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Pet Ways to Ease Stress
with Jessica Loftus, Ph.D. & Jack Murray

15 Tips to Avoid Hurtful Encounters on the Holidays

Living in an abusive household hurts most during the holiday season. Drunken episodes, physical altercations and humiliating verbal assaults severely dampen the joyful holiday spirit. Here is an abused pet’s wish list for this holiday season.

  1. Please don’t drink too much.

This only starts fights. Enjoy a glass or two of eggnog, but not the entire half gallon of rum.  If you can’t drink moderately, then take a holiday from drinking – at least during the family gathering.

  1. Stay calm.

Resist the temptation to yell, scream, name call, throw things or participate in any form of physical violence. If necessary, go for a walk or count to ten.

  1. Leave politics at the front door.

Why fight about our divided nation at holidays? You’re not going to change others’ opinions. If you really want to change our country, make sure you vote and get involved in local politics.

  1. Forget about the hurts of years past.

Just for this holiday, focus on the happy moments of present. If you simply can’t, then don’t participate in the holiday.

  1. Use cell phone etiquette.

Don’t spend the entire time scolling and texting on your cell phone. Have some respect for your family members who don’t want to watch you contact your friends every few minutes.

  1. Don’t ruin the day.

Avoid hurtful gestures like tearing up holiday cards, making rude comments about gifts or refusing to open them. Just because you cant enjoy a holiday doesn’t give you the right to ruin it for everyone else.

  1. Be a good sport.

Even if you don’t feel like singing Christmas Carols or playing holiday charades, go along.  Who knows?  You might have a little fun.

  1. Compliment the cook.

Even if you don’t like the meal, at least compliment the effort. Don’t criticize the meal that the cook spent days preparing.

  1. Say something nice.

Kind words like “I love you.” “I’m proud of you.” “I’m happy to see you.” can go far to soften hearts. The amazing power of a few simple words can heal many past hurts.

  1. Give thoughtful gifts.

A couple of bills stuffed in an envelope or a bargain-table item found on Christmas Eve do not convey caring. If you do give a gift card, present in a thoughful personalized keepsake box.

  1. Don’t brag.

Not everyone finds your latest vacation, home remodeling or fancy car as interesting as you do. Trumpeting your good fortune only hurts those who have less. Besides, why advertise that you have low self esteem?

  1. Steer clear of hurtful jokes.

Jokes at another’s expense are rarely funny to anyone except the joker. Nobody benefits from passive-aggressive insults that are quickly denied or invalidated.

  1. Find something to compliment.

Take a holiday from criticism. Nobody wants to hear about their failures or shortcomings in front of family at a holiday gathering. Say something kind and genuine instead.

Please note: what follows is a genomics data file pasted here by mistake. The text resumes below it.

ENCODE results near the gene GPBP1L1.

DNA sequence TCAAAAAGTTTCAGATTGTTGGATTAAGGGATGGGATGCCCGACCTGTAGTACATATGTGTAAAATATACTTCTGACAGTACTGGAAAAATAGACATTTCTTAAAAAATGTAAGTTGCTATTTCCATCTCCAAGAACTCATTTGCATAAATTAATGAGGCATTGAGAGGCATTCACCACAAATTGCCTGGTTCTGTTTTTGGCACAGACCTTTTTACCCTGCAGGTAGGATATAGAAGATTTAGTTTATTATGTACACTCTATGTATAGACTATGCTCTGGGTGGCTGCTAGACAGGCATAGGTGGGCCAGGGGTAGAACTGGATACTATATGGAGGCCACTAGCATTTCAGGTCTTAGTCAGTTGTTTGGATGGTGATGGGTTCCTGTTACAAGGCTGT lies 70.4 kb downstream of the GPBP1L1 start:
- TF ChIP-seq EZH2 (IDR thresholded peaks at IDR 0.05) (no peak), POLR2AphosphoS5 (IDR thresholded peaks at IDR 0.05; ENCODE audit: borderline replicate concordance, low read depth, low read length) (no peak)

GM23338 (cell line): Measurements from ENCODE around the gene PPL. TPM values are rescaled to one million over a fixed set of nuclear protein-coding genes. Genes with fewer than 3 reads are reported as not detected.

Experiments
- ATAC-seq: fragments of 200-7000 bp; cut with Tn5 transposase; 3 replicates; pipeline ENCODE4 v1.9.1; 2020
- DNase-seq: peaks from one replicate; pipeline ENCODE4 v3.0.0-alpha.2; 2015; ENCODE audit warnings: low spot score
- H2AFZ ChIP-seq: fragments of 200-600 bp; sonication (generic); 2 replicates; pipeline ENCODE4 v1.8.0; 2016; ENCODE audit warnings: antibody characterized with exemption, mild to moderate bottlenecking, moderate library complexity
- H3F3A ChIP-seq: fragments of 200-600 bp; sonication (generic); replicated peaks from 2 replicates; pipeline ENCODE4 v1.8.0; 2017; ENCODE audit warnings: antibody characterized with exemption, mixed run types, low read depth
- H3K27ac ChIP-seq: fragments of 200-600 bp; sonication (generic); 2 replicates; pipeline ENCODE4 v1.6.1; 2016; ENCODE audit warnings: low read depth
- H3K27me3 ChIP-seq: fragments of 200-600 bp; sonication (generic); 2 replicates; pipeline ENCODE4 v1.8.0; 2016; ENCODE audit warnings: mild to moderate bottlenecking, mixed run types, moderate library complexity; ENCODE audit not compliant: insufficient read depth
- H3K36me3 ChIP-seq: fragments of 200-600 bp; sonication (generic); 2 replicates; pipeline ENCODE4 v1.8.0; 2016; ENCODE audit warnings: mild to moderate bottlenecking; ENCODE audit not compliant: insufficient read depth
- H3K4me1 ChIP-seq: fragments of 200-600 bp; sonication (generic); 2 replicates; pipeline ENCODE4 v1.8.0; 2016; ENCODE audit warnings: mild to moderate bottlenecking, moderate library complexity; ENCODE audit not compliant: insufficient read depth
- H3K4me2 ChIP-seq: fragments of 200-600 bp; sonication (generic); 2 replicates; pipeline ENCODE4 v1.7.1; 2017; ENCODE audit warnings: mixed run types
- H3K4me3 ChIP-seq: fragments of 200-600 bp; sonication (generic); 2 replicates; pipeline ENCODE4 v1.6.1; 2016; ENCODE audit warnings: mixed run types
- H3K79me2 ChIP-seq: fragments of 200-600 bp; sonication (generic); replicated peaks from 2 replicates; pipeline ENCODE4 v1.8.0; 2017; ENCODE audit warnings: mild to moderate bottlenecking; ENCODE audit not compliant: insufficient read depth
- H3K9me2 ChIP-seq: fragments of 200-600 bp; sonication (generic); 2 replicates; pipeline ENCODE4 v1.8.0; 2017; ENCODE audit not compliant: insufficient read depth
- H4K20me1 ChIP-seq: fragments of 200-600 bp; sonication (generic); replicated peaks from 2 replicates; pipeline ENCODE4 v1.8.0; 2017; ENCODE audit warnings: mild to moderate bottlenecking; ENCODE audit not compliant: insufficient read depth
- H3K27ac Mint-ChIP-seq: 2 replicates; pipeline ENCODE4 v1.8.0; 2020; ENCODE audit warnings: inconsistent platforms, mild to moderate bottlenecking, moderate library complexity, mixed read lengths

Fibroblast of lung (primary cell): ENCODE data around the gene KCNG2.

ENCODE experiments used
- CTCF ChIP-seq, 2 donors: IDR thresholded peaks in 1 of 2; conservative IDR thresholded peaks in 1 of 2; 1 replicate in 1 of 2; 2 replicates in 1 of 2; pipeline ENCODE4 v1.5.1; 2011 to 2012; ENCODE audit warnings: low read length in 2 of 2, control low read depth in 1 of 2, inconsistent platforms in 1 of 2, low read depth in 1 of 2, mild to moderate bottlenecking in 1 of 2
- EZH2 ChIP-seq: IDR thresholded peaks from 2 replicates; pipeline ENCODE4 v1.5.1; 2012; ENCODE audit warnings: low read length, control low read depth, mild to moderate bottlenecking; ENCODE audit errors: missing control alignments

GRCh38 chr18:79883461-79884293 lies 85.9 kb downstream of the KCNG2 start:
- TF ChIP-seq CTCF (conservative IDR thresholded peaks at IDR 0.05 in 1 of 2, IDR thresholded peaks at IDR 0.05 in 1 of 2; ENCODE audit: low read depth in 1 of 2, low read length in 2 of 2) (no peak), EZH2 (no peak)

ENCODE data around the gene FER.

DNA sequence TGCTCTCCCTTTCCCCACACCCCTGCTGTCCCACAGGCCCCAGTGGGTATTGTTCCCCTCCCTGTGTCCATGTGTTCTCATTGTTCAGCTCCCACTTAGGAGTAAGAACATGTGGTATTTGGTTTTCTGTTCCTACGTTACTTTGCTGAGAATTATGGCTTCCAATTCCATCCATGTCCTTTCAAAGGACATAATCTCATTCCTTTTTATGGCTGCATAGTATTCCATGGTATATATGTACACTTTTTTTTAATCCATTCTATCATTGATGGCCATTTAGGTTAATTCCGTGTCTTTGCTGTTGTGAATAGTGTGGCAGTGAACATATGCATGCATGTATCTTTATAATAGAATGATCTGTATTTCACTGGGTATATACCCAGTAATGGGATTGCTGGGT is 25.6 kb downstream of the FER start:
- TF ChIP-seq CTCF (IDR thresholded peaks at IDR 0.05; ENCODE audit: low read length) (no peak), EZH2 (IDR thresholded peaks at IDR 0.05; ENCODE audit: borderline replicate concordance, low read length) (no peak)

1. Resist the temptation to compete.

No one needs to “win” on a holiday, at a game, argument or the latest job promotion.

  1. Don’t make children cry.

Belittling, teasing and tickling after they beg you to stop are hurtful behaviors. The most hurtful behavior is to invalidate a childs pain by telling them to stop crying or worse yet, tell them to “Get over it!”

For those of you who may be tempted to engage in these actions at the holidays, please rethink your behavior.  Hurting others will not heal your pain in the long run. Find more productive ways to deal with your past abuse, loss or disappointments.  Counseling, support groups, 12-step, self-help books, spiritual practice can help you to heal your pain so that you one day may be able to actually enjoy a holiday. Also, remember to cherish your favorite pet who loves you unconditionally every day of the year.

Image is under license fron Shutterstock.com

15 Tips to Avoid Hurtful Encounters on the Holidays

jloftus

Jessica Loftus is a licensed clinical psychologist and national certified career counselor with more than 20 years of counseling experience. Jack Murray, is a former award-winning journalist who currently works as a freelance writer.


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APA Reference
Loftus, J. (2018). 15 Tips to Avoid Hurtful Encounters on the Holidays. Psych Central. Retrieved on April 25, 2019, from https://blogs.psychcentral.com/ease-stress/2018/12/an-abused-dog-shares-his-holiday-wish-list/

 

Last updated: 16 Dec 2018
Statement of review: Psych Central does not review the content that appears in our blog network (blogs.psychcentral.com) prior to publication. All opinions expressed herein are exclusively those of the author alone, and do not reflect the views of the editorial staff or management of Psych Central. Published on PsychCentral.com. All rights reserved.